I see quite a number of job postings come across my email, whether in public health, international development, advocacy, or policy. But, one particularly striking commonality is the desire for applicants to be able to multi-task. More often than not, it’s explicitly stated as something like “should have strong multi-tasking skills” or “ability to multi-task.”
Before mentioning “multi-tasking’s” (and I’m putting that in quotes for a reason) effect on productivity and mental health, there’s one issue I want to address right up front. There is not such thing as multi-tasking. Research has shown that the brain can’t actually handle doing two complicated tasks at one time. This is part of the reason why trying to write, for example, is so difficult in a load office environment where you can hear co-workers’ conversations, which I wrote about in this post. Your brain is trying to write and listen to the conversation at the same time. You can’t do both, and as a result, productivity suffers.
If the brain can’t handle two complicated tasks simultaneous, what happens? The basic take-away is that you simply end up rapidly switching between tasks. As the American Psychological Association summarizes about the available research, task-switching or mental “juggling” actually increases the time it takes to perform the tasks.
Another drain on productivity is what multi-tasking does to one’s ability to filter information. Experiments by Eyal Ophir, a cognitive scientist from Stanford, among students has shown that heavy multi-taskers struggle to filter irrelevant information, and don’t remember information as well as their non-multi-tasking peers. Memory also worsens over time.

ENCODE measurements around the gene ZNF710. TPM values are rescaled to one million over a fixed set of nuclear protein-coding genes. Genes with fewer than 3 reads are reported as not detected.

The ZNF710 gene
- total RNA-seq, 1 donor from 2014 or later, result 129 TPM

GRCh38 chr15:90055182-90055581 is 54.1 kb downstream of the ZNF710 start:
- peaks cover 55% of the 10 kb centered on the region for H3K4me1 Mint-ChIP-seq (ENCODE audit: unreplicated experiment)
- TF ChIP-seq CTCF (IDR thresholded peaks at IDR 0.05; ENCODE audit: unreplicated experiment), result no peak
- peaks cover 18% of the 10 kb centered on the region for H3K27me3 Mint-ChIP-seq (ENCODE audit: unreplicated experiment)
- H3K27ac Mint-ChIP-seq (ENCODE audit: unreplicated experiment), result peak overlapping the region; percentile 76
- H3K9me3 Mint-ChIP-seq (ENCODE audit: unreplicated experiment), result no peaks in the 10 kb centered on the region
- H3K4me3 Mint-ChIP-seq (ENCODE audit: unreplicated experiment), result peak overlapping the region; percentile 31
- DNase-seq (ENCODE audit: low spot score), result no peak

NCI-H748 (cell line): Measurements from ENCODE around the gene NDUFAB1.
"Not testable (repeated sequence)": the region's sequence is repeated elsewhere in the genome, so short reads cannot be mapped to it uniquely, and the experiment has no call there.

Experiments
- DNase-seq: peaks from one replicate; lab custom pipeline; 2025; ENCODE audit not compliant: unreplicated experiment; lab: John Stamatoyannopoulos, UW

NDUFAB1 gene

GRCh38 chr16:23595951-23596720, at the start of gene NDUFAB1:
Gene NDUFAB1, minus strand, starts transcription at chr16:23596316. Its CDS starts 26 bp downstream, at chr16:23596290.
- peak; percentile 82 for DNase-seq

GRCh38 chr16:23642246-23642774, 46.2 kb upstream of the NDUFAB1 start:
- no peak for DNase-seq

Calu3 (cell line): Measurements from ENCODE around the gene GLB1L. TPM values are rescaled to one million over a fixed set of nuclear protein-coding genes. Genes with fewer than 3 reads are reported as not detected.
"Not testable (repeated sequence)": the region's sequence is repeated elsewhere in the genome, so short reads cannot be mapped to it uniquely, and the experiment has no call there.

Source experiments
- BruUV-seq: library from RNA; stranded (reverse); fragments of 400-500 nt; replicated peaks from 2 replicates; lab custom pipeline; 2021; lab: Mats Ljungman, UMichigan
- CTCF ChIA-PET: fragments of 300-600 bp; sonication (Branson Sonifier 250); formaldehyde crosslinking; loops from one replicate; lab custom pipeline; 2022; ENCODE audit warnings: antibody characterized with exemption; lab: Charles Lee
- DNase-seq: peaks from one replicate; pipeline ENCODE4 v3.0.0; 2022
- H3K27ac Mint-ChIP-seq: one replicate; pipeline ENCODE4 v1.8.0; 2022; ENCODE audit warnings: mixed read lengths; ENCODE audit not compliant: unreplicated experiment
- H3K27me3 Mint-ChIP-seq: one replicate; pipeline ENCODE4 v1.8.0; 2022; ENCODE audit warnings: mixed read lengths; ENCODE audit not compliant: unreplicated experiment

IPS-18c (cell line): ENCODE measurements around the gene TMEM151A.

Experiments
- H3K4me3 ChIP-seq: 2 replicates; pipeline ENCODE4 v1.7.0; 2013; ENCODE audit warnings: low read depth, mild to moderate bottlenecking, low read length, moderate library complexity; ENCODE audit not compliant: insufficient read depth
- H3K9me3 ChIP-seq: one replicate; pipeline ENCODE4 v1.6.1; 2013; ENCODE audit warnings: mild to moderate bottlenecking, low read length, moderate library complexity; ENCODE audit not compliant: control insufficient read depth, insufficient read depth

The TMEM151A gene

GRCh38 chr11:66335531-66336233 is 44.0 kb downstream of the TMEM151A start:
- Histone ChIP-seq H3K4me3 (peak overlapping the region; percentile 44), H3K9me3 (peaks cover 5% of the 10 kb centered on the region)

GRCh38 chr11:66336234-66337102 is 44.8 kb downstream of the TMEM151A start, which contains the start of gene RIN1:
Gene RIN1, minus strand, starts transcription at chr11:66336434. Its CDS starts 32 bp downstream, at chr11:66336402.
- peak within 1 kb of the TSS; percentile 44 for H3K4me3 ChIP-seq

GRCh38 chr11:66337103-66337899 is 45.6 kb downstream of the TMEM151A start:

The worst effects of multi-tasking, I think, have to do with overall well-being. Heavier multi-taskers are generally more stressed, the result of always being hyper-engaged. Heart rate elevates, the result of chronically elevated stress hormones in the body. The other aspect, also related to stress, has to do with not being able to see the things happening around us (and probably less likely to appreciate them). Multi-taskers suffer from something called “inattention blindness.” Basically, if you’re walking down the street or in the park on your cell phone, chances are that obvious things in your surroundings aren’t registering. You could pass a rare flower, a young kid helping another on the playground, or a clown riding a unicycle, but none of this actually registers in the brain of an overwhelming majority of multi-taskers.
So, my one hope is that “multi-tasking” ceases to be considered an admiral quality or skill of employees or job applicants. Multi-tasking isn’t superior. It’s not a helpful trait that enhances focus or productivity. Let’s stop treating it as such.